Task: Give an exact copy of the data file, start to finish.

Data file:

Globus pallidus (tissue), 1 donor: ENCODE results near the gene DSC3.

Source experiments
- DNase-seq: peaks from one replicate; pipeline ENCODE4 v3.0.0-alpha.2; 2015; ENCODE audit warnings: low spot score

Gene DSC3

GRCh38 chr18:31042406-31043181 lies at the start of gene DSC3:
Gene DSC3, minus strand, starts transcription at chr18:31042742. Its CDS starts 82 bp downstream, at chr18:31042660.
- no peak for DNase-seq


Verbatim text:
Globus pallidus (tissue), 1 donor: ENCODE results near the gene DSC3.

Source experiments
- DNase-seq: peaks from one replicate; pipeline ENCODE4 v3.0.0-alpha.2; 2015; ENCODE audit warnings: low spot score

Gene DSC3

GRCh38 chr18:31042406-31043181 lies at the start of gene DSC3:
Gene DSC3, minus strand, starts transcription at chr18:31042742. Its CDS starts 82 bp downstream, at chr18:31042660.
- no peak for DNase-seq